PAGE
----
In the 21st century, the ability to discuss current events, social, cultural and political issues that are occurring in our society is literally at our fingertips. The internet, and more specifically social media platforms allow us to freely voice our opinions and engage in discussions with people from all over the world which makes it easy to bring a variety of perspectives to light. But what is the feeding point of the mediated public sphere?

Controversy. What’s the one thing on everyones lips? That one name? That one event?

Two words: Miley Cyrus

Unless you have been living under a rock (sorry patrick star) you would of seen this name coming after seeing the title. The whole world (well most of it anyway) collectively gasped when Miley released her music video for “Wrecking Ball”. Although we got a small preview of her new and improved (debatable) style in her song “We cant stop”, the wrecking ball video was a whole new level. The world seems to be split in opinions over her new persona, but we all had one thing in common- we were shocked. Which does not worry her in the slightest as she really takes the classic saying “any publicity is good publicity” literally in her new escapade to ‘reshape’ her image. Miley came out in a radio interview saying thank you to her “haters” because whether they liked the video or not, by watching it they helped her break the Vevo record for fastest song to reach 100 million views, which was previously held by her “We can’t stop video”.

The mediated public sphere has been in hyperdrive discussing Miley’s behaviour since the release of her album, with the whole world scrutinising her every move. Many people argue that she is only being discriminated against simply because she was a disney child star (Lady Gaga has appeared in video clips just as naked as Miley, yet she is hardly getting as scrutinised). Miley states that her “Hannah Montana” persona was simply that- a persona. It was never a true representation of who she was.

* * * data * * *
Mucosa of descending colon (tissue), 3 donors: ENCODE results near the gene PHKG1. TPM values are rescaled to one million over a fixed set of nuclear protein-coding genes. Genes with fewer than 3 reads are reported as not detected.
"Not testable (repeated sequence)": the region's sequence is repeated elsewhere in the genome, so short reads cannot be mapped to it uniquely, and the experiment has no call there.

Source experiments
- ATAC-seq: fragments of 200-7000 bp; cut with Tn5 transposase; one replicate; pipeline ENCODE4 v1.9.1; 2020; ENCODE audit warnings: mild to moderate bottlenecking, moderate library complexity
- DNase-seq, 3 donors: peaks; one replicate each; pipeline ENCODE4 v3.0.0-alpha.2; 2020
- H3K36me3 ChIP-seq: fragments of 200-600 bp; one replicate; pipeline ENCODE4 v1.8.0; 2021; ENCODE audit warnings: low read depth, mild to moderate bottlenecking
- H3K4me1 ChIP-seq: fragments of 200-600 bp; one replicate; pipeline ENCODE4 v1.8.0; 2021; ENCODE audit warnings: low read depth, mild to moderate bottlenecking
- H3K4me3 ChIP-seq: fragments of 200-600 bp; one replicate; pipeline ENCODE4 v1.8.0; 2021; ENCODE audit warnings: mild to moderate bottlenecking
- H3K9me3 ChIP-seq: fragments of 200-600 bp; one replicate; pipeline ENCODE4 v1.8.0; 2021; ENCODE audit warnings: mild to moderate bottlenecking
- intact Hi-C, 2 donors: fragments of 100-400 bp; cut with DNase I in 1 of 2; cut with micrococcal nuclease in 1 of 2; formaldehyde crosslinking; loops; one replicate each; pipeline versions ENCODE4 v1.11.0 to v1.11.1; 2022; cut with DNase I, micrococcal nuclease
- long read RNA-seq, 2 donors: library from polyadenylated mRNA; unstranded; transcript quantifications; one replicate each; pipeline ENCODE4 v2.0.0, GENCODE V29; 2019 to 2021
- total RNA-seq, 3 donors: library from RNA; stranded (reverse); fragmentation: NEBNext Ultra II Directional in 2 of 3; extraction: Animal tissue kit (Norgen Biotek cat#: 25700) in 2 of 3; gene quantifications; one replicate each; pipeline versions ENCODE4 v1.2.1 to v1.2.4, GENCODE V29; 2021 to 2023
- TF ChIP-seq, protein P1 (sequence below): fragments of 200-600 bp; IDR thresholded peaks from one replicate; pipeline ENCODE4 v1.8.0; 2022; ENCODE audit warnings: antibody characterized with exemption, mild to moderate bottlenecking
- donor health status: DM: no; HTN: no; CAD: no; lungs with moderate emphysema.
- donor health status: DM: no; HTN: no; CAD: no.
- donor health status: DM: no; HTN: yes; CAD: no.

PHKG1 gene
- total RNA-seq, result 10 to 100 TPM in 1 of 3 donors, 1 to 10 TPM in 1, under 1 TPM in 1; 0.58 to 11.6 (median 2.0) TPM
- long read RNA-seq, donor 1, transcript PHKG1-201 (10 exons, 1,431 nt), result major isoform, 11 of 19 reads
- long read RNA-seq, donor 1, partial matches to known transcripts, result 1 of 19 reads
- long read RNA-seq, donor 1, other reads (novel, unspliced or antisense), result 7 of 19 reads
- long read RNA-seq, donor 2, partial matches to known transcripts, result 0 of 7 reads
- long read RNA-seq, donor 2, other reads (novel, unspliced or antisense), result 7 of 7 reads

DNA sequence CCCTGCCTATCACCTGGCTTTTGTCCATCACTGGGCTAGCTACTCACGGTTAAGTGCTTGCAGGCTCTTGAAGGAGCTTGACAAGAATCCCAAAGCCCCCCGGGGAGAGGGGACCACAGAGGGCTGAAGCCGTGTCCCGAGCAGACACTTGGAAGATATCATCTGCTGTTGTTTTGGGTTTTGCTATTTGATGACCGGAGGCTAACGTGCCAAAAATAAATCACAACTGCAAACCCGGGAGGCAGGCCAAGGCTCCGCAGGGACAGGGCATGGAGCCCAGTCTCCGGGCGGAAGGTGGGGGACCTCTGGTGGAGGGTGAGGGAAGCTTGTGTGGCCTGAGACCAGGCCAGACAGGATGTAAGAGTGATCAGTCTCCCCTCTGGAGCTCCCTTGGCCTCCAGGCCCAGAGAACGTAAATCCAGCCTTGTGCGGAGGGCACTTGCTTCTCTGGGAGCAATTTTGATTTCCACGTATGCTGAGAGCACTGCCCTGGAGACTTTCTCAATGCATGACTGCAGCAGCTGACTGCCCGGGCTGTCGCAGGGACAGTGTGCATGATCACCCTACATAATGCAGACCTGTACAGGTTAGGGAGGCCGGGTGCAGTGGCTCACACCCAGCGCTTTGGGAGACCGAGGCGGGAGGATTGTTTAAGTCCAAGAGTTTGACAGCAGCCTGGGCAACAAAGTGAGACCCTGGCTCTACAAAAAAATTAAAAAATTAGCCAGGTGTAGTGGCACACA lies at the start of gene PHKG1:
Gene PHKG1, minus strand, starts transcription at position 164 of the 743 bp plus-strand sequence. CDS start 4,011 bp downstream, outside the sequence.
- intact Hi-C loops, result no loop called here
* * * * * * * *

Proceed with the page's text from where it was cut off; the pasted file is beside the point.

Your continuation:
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In an interview she makes it clear that she never accepted the responsibility of being a role model and that it is not her job, which is a valid point. But the thing is, when she took on the role of Hannah Montana she may of become a role model whether she like it or not, and is it under her moral obligation to set a respectable example for the younger generation? Is she setting a standard for the oversexualisation of children? Or is she just a grown up lady wanting to separate herself from her past and be recognised for the artist she is now?

Oh and we can’t forget the phenomenon of putting Nicolas Cage’s face on Miley’s Body. Enjoy.

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